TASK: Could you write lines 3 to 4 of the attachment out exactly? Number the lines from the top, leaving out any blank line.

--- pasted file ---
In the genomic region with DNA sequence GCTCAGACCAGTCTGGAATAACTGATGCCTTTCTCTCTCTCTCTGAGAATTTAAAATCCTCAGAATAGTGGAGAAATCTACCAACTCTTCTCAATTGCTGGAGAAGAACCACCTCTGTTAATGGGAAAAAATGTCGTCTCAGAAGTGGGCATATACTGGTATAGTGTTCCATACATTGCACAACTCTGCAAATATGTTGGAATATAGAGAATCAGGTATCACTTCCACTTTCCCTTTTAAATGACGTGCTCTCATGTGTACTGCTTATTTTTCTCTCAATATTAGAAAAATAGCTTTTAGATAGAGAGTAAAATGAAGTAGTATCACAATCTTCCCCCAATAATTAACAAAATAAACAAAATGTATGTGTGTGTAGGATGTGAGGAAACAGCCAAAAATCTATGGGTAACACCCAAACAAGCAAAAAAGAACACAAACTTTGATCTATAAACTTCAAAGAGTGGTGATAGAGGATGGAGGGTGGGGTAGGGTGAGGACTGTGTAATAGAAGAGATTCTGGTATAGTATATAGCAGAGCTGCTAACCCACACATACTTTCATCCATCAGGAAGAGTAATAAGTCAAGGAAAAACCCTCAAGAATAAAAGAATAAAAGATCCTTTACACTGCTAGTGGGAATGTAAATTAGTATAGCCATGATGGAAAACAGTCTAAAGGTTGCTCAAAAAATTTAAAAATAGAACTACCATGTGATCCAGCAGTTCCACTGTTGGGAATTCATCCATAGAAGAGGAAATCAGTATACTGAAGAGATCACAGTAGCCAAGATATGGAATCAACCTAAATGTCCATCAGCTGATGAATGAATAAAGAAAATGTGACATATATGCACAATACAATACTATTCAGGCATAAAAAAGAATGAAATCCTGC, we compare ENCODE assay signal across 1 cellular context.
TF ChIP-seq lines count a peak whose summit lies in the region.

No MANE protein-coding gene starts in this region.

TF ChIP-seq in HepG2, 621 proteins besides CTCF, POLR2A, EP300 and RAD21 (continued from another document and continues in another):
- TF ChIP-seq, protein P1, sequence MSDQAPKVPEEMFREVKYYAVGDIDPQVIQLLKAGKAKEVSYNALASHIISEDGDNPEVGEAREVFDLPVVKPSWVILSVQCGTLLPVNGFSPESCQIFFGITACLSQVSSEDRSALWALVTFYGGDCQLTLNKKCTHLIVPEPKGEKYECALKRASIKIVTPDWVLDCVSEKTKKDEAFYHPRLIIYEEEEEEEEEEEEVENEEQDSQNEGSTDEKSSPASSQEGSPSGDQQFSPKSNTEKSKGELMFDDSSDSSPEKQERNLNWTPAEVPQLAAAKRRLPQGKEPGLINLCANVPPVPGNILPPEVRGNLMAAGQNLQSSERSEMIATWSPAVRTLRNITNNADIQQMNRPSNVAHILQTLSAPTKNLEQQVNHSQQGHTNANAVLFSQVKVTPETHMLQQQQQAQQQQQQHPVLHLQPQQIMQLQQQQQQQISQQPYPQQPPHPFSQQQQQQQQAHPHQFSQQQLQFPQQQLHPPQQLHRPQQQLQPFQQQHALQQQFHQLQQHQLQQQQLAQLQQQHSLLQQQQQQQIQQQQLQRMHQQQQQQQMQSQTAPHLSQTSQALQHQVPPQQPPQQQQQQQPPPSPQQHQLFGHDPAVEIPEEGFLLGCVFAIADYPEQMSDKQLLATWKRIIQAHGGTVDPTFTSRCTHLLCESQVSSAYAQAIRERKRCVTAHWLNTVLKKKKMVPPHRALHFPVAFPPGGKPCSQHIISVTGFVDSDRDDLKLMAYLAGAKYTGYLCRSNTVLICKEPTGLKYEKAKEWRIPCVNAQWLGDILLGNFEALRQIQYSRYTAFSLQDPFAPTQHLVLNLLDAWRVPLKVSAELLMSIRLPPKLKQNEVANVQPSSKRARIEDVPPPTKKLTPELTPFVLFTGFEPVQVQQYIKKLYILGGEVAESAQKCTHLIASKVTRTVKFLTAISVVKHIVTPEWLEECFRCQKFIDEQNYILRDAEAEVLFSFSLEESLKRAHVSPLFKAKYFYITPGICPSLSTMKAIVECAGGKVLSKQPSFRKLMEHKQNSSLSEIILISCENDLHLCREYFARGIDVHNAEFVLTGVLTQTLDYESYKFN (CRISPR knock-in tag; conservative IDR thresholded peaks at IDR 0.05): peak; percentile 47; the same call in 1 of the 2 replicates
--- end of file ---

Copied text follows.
No MANE protein-coding gene starts in this region.

TF ChIP-seq in HepG2, 621 proteins besides CTCF, POLR2A, EP300 and RAD21 (continued from another document and continues in another):